Part of being prepared is being educated. It's a good idea to know how to turn off your gas in case of a gas-leak, which can happen at any time, but may be more likely in an earthquake. You should store a wrench next to the gas meter or in an easily accessible location so that you can turn the gas off if needed.
"Check for gas leaks. If you smell gas or hear blowing or hissing noise, open a window and quickly leave the building. Turn off the gas at the outside main valve if you can and call the gas company from a neighbor's home. If you turn off the gas for any reason, it must be turned back on by a professional."1
From The San Fransisco Chronicle:
"It's estimated that 90 percent of the damage caused by the 1906 San Francisco earthquake was due to fires caused by ruptured gas lines - over 30 fires leveled 490 city blocks. In light of this, it would seem prudent to shut off the gas main in the event of a major earthquake, right? Not so fast says Pacific Gas and Electric Co. spokesman David Eisenhauer. "If you do not smell or hear gas do not shut off," says Eisenhauer. "If you shut it off and there's no damage it could take days to turn it back on." Once shut off, PG&E also does not recommend residents turn it back on themselves. This is because either someone from PG&E or another trained professional should inspect the house first for any damage to gas lines."2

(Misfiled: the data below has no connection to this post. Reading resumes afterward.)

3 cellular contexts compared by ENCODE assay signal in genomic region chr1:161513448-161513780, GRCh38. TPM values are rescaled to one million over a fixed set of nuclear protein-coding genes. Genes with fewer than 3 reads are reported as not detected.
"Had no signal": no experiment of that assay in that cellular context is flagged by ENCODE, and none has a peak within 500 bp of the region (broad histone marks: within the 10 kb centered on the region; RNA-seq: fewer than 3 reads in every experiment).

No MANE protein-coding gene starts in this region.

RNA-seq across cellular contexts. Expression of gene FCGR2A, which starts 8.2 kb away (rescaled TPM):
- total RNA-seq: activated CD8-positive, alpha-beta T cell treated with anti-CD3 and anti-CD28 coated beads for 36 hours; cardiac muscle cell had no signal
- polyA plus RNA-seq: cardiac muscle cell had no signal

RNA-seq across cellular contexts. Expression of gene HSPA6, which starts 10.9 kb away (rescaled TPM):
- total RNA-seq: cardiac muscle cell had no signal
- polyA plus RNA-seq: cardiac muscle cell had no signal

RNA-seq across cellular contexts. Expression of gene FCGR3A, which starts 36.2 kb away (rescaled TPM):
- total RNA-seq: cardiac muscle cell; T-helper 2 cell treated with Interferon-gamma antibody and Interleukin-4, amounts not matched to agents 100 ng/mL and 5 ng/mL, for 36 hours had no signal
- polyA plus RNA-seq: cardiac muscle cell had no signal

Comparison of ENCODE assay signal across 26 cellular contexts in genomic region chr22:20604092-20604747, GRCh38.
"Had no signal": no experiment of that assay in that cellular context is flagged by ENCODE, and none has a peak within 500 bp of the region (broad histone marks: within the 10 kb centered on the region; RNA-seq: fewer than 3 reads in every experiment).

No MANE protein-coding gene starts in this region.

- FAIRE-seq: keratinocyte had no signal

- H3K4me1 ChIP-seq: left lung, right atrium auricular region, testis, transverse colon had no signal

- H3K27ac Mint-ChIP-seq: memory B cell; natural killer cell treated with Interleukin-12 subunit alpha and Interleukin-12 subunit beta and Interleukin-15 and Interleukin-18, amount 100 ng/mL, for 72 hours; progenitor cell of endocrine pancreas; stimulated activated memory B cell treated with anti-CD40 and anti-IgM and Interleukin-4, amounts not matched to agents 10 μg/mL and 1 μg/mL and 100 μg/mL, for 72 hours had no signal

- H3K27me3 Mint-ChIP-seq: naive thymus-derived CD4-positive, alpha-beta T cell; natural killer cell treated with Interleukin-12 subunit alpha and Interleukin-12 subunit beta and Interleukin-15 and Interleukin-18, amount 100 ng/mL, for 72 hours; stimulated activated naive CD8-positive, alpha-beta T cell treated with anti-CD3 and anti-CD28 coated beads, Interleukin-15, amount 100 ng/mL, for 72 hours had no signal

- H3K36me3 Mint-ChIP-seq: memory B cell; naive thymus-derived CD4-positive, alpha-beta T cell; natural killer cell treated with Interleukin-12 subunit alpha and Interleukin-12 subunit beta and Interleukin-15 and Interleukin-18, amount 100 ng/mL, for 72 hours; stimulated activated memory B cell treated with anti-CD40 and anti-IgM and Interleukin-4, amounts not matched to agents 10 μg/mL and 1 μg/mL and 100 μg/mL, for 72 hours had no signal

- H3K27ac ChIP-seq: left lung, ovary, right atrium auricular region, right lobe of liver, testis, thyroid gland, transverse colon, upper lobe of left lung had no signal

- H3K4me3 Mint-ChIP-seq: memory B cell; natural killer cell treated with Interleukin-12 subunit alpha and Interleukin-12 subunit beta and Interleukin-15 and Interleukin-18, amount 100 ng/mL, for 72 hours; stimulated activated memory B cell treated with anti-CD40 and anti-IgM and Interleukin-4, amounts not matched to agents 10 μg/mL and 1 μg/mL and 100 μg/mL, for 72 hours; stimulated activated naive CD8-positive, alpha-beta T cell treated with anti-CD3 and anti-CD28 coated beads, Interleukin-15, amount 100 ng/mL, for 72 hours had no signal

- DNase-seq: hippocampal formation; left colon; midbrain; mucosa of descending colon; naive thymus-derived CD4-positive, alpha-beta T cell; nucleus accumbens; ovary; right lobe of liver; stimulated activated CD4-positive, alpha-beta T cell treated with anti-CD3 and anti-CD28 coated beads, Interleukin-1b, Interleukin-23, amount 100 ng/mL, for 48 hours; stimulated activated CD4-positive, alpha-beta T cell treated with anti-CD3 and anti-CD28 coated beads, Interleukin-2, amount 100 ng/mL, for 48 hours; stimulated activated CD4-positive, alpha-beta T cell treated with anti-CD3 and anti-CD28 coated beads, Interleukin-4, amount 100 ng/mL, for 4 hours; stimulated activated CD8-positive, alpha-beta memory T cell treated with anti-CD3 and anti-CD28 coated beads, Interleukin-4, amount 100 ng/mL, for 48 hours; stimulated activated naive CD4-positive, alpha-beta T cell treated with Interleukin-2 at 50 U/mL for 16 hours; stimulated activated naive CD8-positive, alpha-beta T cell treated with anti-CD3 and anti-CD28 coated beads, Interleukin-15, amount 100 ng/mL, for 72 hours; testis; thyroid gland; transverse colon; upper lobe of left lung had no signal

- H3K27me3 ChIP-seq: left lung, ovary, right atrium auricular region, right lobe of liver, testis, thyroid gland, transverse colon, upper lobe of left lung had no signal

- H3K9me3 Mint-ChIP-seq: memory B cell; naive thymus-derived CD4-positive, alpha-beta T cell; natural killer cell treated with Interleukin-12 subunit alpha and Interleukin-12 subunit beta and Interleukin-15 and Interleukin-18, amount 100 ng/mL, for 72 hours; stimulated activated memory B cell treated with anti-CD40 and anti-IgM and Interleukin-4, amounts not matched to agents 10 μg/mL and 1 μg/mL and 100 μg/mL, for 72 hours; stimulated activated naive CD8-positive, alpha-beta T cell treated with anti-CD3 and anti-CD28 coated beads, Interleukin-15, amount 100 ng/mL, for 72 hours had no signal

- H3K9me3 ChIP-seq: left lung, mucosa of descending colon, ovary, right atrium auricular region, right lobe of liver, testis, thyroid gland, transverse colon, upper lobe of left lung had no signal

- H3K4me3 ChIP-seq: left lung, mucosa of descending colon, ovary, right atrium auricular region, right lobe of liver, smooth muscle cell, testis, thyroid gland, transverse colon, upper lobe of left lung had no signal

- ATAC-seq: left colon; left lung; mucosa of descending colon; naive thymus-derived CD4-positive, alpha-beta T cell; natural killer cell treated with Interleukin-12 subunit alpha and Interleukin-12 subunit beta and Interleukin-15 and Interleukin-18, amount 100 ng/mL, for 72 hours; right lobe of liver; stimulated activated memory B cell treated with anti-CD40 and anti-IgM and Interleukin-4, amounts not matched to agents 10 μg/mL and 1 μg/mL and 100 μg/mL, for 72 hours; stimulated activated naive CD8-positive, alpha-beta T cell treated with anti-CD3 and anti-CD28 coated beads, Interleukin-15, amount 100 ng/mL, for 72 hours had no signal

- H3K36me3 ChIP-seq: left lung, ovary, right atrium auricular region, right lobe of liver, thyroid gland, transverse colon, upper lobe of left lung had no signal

If you determine that you need to shut off your gas, simply turn the valve one quarter-turn with a wrench (as shown in the diagram above). You can significantly reduce the likelihood of a gas leak in an earthquake by securing your water heater. Water heaters often rock loose during and earthquake and sever the gas connection.
2- How To Prepare For An Earthquake (Paul Kilduff, special to The San Franscisco Chronicle)
Diagram Source: http://www.doh.wa.gov/phepr/handbook/utility.htm